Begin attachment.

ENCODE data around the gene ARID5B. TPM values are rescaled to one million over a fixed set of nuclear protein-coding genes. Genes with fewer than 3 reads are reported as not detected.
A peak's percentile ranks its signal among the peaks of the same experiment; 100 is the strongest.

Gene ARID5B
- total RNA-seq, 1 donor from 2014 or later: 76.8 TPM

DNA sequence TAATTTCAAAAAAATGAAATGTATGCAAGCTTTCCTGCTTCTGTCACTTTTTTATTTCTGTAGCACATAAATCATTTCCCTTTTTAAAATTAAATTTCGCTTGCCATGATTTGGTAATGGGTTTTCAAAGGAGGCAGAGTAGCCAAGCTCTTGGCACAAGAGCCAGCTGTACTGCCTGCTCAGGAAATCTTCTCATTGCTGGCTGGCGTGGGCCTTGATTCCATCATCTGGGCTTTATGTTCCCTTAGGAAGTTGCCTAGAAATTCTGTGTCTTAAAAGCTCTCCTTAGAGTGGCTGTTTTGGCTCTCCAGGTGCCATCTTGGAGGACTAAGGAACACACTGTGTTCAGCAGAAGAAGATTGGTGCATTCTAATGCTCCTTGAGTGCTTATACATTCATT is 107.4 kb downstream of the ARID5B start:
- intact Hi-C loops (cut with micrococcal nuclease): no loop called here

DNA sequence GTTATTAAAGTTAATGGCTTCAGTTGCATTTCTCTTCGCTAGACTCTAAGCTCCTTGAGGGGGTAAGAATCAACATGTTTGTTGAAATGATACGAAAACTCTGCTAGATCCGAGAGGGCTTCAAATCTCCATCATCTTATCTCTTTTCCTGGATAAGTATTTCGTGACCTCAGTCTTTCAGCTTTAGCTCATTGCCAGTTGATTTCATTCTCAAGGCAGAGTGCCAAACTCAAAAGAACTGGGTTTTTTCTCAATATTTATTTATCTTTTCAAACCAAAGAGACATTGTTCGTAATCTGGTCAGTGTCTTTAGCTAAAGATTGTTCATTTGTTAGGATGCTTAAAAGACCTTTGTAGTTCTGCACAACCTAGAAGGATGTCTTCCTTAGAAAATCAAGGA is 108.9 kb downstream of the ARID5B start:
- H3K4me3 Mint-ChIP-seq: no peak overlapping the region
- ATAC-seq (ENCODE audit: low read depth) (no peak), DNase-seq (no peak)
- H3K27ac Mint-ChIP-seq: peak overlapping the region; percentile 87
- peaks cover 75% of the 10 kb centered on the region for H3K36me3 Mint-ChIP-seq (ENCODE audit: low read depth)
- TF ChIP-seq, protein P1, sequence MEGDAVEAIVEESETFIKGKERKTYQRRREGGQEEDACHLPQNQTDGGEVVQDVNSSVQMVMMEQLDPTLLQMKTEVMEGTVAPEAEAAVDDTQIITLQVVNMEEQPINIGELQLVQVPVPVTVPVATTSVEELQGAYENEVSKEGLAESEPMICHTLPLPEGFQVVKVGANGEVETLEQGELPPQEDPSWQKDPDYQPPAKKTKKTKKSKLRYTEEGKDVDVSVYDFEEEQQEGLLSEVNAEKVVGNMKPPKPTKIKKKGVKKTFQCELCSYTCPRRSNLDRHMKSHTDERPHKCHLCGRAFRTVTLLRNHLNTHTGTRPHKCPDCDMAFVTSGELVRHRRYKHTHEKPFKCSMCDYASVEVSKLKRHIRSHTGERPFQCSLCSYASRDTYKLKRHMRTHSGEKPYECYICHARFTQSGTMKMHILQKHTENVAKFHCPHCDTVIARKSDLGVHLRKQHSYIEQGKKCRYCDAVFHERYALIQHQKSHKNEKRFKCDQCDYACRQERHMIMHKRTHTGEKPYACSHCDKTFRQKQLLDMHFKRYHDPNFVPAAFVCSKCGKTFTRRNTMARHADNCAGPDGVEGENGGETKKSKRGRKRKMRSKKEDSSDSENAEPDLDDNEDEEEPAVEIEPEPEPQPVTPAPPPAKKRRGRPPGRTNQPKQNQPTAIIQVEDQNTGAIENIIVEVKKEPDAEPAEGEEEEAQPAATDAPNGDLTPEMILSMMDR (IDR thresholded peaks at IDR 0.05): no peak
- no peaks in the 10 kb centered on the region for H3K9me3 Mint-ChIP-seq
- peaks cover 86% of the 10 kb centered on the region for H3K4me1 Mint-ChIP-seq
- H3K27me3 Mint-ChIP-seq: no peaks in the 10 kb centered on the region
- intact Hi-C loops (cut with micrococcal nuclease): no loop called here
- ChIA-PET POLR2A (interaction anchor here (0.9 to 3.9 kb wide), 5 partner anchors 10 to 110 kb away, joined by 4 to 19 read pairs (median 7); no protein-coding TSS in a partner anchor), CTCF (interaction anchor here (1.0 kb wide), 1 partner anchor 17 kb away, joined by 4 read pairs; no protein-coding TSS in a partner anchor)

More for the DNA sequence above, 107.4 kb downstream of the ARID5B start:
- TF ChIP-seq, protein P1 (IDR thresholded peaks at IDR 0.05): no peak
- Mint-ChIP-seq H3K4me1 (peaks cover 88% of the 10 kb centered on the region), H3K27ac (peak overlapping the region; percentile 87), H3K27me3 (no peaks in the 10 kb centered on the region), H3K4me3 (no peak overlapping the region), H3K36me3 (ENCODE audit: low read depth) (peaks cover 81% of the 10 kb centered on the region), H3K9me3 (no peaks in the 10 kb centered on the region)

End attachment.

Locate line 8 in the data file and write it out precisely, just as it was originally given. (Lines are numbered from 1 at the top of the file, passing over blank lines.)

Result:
- H3K4me3 Mint-ChIP-seq: no peak overlapping the region